Rembrandt van Rijn, ‘Bust of an Old Bearded Man, Looking Down, Three Quarters Right’, 1631, Christopher-Clark Fine Art

Original etching printed in black ink on laid paper bearing a portion of a Strasbourg Lily watermark (Ash/Fletcher 36)

Signed in the plate with the artist’s monogram lower right RHL (faint).

A fine 17th century/lifetime impression of Bartsch and New Hollstein’s third and final state, Usticke’s second state of three, of this very rare etching (characterized by G.W. Nowell-Usticke in his 1967 catalogue Rembrandt’s Etchings: States and Values as “a very scarce, good looking head”, and assigned his scarcity rating of “RR-” [approximately 50 - 75 impressions extant in that year]), printed after the right edge of the plate was trimmed down eliminating the date following the monogram in the previous state in the process, but before the addition of the extra vertical shading to the shoulder.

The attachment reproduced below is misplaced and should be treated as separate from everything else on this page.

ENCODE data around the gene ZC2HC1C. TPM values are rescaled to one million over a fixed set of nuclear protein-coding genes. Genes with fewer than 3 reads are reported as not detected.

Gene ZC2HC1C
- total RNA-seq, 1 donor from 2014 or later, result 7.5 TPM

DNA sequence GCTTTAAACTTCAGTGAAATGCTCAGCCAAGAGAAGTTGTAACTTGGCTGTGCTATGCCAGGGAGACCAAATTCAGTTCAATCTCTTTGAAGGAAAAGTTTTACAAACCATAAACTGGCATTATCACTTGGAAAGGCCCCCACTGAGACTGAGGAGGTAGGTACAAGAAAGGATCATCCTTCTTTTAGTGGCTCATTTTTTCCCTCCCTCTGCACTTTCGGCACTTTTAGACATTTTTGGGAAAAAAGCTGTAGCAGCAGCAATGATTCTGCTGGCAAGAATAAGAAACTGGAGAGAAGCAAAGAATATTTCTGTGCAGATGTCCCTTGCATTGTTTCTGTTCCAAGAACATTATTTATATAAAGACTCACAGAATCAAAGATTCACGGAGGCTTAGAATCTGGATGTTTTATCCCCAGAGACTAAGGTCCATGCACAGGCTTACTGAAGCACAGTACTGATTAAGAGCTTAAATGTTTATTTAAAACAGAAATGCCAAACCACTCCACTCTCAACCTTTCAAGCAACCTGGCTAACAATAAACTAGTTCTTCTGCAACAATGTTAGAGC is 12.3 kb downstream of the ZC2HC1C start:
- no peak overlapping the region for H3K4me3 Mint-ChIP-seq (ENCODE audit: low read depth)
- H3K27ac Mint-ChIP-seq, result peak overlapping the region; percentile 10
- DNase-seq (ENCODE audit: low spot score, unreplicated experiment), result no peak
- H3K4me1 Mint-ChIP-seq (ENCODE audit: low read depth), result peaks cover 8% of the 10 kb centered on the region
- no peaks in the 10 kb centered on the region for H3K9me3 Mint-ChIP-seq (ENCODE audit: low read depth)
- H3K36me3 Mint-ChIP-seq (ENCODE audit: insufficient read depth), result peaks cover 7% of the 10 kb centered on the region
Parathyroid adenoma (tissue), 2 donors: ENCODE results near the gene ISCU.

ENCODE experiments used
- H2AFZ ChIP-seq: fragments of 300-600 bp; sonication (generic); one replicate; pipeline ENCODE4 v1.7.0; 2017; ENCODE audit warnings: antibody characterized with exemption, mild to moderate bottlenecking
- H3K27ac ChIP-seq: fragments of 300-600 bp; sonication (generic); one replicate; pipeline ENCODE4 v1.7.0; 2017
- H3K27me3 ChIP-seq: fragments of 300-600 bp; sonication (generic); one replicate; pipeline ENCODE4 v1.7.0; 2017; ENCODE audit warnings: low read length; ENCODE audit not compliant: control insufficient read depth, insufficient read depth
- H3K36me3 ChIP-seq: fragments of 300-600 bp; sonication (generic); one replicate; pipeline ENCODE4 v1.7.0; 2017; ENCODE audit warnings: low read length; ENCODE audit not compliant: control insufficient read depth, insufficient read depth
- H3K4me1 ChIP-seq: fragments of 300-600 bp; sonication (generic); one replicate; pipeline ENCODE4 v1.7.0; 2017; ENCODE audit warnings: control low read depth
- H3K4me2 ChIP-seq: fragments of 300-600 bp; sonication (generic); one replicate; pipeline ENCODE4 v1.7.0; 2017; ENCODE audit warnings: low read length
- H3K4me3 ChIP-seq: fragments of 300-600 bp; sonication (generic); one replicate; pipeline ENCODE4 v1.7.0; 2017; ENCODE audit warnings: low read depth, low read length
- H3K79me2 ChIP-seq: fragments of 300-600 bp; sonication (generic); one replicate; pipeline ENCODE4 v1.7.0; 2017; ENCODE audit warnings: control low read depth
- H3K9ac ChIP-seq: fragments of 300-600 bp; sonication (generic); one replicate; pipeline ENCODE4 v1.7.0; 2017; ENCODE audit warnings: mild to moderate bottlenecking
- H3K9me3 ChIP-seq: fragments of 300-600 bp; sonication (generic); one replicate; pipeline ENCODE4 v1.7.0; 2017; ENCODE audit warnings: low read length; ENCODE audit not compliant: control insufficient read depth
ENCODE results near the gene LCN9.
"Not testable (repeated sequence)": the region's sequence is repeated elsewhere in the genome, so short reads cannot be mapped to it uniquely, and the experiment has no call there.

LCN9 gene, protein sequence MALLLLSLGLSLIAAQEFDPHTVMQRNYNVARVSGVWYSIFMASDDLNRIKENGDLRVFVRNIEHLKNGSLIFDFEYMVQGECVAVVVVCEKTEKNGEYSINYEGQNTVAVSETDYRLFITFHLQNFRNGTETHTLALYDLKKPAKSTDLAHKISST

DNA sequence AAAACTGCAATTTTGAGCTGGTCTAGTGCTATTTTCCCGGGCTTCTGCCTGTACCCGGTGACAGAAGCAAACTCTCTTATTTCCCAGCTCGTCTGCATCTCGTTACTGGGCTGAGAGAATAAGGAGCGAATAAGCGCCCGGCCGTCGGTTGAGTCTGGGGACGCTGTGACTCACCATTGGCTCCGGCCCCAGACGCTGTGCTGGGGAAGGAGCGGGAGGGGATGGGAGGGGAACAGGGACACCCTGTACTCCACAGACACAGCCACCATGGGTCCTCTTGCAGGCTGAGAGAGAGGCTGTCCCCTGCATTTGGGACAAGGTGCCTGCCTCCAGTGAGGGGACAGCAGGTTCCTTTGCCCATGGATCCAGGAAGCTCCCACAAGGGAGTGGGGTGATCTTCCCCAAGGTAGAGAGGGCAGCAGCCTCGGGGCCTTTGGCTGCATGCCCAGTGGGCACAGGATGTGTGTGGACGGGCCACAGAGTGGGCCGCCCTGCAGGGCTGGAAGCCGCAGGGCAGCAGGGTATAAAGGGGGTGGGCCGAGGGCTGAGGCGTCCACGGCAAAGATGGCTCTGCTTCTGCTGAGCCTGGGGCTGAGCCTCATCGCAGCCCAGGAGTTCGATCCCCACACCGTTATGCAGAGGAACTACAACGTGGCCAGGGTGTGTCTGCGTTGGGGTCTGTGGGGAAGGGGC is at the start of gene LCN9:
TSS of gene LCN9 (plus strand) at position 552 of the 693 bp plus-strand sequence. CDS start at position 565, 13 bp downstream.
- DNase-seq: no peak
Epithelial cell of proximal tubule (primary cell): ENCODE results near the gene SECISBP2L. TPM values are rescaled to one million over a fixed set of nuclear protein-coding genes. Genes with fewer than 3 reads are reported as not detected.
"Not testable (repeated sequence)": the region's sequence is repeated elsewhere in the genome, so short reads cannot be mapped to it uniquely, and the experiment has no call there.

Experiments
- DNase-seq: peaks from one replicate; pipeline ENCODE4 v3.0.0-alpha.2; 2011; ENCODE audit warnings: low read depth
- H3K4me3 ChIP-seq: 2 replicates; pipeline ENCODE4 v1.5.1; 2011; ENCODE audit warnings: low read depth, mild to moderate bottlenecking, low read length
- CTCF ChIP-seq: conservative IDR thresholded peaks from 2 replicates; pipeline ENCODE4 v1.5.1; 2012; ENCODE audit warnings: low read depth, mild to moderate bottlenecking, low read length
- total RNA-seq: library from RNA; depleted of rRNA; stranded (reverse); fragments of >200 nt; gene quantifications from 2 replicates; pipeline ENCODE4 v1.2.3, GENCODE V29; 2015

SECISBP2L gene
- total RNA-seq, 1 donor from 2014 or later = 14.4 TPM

Catalog: Bartsch 260 iii/iii; Hind 47; Biorklund-Barnard 31-E; Usticke 260 ii/iii; New Hollstein 84 iii/iii.

Literature regarding this artwork: Erik Hinterding/Ger Luijten/Martin Royalton-Kisch, Rembrandt the Printmaker, Fitzroy Dearborn Publishers, Chicago-London, 2000, fig. 10, p. 29 (ill.).

About Rembrandt van Rijn

A prolific painter, draftsman, and etcher, Rembrandt van Rijn is considered the greatest artist of Holland's Golden Age. He worked from direct observation, and despite the evolution of his style over the course of his career, Rembrandt’s compelling descriptions of light, space, atmosphere, modeling, texture, and human affect are the result of intense perceptual study. A prominent portraitist, Rembrandt is most famous for The Night Watch (1642), a monumental painting of militia guards that features Rembrandt’s distinctive use of chiaroscuro.

Dutch, 1606-1669, Leiden, Netherlands, based in Amsterdam and Leiden, Holland